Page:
Near here is a large blue wall with the wavy texture, like the wall where the fireplace will be located. It spans the space that will hold study tables and such. I like the color a lot; my eyes tell me that it would take me a while to get used to the texture.

One end of the spacious teen area has a carpeted floor and a variety of seating options and games.

The other end of the teen space has a tiled floor, ready for messy projects, and three computers.

Running the full length of the teen area, books are temptingly displayed. The collection is varied and inclusive.

Now we arrive at the children's area, which fills the end of the library space. The long counter, sink, and cabinets are conveniently located between the teen and kid areas.

The table, chairs, and hefty wooden chess set is tucked in a corner in the kids area. Missing from  area: Mr. Licky, the ball python. Fear not, he's just in temporary quarters until his new habitat is ready. He'll be back.

The sensory table is filled with dried lentils, artificial leaves...and cinnamon sticks! Lots of senses come into play here. I like the fact that a lid can be folded up to cover the table. By the way, those "dots" on the tile floor are...lentils, of course. Task for the end of each day, sweep up the lentils!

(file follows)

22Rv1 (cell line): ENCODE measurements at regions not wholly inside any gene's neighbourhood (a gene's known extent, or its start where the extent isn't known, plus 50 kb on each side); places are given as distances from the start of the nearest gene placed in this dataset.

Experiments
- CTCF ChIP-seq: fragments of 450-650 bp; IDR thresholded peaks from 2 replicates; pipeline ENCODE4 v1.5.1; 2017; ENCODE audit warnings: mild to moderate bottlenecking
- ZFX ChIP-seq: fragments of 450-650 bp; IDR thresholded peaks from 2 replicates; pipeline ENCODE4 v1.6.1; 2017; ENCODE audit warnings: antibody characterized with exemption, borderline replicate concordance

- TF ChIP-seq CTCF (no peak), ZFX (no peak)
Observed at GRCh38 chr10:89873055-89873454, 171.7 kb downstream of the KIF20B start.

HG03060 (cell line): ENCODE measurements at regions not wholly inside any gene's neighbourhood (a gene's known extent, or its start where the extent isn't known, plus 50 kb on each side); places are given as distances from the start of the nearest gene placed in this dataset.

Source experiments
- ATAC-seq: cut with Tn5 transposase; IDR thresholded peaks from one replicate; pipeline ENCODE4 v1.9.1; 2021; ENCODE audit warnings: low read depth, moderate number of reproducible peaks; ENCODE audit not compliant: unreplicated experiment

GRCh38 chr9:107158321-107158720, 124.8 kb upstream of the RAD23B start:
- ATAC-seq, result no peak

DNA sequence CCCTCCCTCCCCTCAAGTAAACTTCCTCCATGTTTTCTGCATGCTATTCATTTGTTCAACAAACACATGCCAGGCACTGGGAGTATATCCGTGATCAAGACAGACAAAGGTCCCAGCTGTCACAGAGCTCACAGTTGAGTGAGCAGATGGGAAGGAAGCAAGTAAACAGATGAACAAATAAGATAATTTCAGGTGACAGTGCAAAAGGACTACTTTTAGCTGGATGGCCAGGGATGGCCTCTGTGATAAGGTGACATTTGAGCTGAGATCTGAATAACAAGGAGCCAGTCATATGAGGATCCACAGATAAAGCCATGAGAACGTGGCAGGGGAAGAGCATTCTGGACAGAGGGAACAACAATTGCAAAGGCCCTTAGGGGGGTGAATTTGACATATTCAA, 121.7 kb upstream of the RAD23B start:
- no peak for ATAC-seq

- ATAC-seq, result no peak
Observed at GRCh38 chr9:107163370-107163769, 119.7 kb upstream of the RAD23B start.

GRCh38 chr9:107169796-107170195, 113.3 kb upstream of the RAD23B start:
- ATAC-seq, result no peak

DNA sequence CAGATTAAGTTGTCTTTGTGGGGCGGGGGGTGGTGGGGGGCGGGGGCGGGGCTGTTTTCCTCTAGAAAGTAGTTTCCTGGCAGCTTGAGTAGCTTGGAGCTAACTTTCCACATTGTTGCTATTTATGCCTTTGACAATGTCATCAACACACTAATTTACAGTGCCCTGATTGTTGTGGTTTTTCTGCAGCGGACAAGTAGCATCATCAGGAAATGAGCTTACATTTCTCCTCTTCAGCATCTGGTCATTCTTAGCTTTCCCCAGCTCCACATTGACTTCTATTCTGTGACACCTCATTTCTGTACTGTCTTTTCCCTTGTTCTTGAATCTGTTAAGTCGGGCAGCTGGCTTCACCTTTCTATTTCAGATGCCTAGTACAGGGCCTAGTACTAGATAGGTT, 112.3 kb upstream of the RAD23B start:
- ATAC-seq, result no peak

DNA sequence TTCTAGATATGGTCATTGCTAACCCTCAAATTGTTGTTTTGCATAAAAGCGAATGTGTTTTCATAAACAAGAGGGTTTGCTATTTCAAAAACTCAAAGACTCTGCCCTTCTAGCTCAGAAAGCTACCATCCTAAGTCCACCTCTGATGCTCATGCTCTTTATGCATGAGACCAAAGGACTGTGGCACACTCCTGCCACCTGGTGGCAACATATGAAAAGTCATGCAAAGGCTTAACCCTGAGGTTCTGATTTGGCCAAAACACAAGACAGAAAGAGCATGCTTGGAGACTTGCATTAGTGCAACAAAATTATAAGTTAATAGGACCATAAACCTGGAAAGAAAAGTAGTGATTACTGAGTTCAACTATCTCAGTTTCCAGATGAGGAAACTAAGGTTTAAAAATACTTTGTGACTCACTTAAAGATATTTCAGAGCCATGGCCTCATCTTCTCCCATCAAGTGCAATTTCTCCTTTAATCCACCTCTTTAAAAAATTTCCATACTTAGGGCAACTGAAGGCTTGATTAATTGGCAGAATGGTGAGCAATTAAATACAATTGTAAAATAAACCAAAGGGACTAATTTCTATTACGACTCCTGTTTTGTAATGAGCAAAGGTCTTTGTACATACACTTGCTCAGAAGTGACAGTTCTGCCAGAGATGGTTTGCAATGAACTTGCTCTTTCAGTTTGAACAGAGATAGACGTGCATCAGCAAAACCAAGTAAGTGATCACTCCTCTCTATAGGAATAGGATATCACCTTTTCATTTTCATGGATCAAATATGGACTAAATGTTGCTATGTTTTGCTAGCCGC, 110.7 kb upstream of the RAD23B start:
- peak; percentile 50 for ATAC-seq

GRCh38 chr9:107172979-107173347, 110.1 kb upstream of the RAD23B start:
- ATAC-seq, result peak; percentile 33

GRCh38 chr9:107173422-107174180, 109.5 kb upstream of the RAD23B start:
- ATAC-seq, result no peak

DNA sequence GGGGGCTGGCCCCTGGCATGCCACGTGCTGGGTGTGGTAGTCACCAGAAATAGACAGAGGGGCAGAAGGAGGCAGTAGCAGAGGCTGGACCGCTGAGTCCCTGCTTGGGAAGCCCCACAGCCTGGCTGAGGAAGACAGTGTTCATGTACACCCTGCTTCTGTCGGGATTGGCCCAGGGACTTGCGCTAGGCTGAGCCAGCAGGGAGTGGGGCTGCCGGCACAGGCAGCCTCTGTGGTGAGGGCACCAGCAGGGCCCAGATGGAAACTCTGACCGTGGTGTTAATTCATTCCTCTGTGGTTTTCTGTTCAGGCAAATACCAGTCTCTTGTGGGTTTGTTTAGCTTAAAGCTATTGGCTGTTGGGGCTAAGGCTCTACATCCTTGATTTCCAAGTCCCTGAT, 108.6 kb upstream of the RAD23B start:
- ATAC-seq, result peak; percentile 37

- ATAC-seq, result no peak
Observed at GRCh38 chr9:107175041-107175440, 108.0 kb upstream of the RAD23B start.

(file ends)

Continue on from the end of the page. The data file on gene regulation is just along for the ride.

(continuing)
In the background of this picture you can see that picture books are in the heavy plastic bins that libraries use for, among other things, shipping books from branch to branch. These are temporary until the flip bins arrive, but I heard that little kids really like having their books at floor level. [Adults who have to find specific books are eager to have the regular bins.]

You can't really tell from the picture, but the armchair is adult-sized and the adirondack chairs are kid-sized. Windows, windows, windows, and outside these windows there is...

...a broad deck, ready to be an outdoor reading space next Spring when the weather warms up again.

No picture, but walking back into the adult space I passed a long counter with outlets, clearly a place to use your laptop. And although the library has been in this space for just a few weeks, the Friends already have a couple of shelves of books for sale. I found some good ones for Halloween. [Grinch that I am, I give books instead of candy, so I'm always on the lookout for bargains.]

Before I left I asked about what the Discovery Center, which shares the building, will include. That led me to google "Fab Lab," with these exciting results:

"Fab Lab" is an abbreviation for Fabrication Laboratory, a group of off-the-shelf, industrial-grade fabrication and electronics tools, wrapped in open-source software and programs. Fab Labs give users around the world the ability to locally conceptualize, design, develop, fabricate, and test almost anything. The engineering capability for design and fabrication at micron length and microsecond time-scales opens up numerous possibilities for innovative solutions to common problems. Since local communities foster this innovation, it can lead to sustainable solutions. As yet, high-end technological solutions have not been addressing problems faced on the local level; therefore, we believe Fab Labs will provide a thriving incubator for local micro-businesses